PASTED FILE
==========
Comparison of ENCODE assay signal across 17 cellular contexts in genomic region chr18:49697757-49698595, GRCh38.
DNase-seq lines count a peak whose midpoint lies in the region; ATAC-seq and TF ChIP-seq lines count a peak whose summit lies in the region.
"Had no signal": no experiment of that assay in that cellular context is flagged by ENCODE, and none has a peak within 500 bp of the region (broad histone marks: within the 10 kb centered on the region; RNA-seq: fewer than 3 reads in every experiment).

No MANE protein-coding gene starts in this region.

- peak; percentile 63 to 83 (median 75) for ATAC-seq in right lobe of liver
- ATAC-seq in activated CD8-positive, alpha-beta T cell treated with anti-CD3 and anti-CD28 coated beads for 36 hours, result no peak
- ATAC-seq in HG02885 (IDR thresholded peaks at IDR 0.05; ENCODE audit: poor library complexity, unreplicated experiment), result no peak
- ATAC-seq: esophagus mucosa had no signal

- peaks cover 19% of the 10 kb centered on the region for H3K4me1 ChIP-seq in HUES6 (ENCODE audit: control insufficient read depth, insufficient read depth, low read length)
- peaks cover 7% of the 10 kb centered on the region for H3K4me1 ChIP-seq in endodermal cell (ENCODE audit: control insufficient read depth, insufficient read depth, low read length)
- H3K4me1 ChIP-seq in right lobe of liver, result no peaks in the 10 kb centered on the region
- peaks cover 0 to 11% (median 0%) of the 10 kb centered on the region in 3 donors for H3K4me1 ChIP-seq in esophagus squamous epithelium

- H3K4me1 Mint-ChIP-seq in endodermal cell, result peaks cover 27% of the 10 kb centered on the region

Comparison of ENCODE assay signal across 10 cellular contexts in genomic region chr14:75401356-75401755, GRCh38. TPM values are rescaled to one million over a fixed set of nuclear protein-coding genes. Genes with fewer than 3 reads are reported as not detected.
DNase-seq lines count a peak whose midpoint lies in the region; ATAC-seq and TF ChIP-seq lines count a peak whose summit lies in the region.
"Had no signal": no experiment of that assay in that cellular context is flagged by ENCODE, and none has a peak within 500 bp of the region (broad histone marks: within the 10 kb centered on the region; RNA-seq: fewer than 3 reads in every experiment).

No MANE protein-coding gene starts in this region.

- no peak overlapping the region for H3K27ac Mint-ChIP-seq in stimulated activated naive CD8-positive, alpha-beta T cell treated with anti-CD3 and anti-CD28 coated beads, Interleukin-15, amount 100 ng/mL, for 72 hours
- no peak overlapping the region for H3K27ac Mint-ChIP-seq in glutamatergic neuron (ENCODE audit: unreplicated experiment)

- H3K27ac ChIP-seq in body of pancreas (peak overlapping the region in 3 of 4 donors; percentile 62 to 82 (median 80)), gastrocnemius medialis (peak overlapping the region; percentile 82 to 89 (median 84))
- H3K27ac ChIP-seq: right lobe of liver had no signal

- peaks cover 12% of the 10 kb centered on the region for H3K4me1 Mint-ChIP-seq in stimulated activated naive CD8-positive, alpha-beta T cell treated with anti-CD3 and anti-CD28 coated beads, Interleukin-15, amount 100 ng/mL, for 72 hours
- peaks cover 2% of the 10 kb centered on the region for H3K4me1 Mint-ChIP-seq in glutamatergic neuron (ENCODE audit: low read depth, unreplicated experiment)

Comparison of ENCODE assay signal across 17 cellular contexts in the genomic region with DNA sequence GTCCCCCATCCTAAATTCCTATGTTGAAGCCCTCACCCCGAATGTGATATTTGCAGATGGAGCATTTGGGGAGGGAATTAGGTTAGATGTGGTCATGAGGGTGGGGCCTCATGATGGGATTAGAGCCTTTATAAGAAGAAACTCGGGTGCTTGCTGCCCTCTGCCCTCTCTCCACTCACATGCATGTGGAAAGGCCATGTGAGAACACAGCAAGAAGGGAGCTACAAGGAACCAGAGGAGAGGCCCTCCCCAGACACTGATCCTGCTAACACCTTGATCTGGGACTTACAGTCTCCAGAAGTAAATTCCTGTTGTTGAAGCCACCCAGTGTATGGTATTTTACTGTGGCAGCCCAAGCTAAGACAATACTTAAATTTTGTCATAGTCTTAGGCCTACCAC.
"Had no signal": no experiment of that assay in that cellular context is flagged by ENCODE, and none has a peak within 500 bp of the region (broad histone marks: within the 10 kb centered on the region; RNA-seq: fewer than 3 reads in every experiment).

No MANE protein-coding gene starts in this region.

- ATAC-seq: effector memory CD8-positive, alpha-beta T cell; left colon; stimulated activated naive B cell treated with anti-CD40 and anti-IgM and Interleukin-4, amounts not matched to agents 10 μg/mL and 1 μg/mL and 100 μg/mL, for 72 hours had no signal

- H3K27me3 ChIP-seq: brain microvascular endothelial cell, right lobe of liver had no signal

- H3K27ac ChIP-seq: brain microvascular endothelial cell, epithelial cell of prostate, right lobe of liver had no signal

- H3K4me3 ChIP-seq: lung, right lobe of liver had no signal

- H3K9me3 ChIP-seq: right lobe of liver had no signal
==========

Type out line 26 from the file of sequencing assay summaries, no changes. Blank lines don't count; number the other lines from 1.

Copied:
No MANE protein-coding gene starts in this region.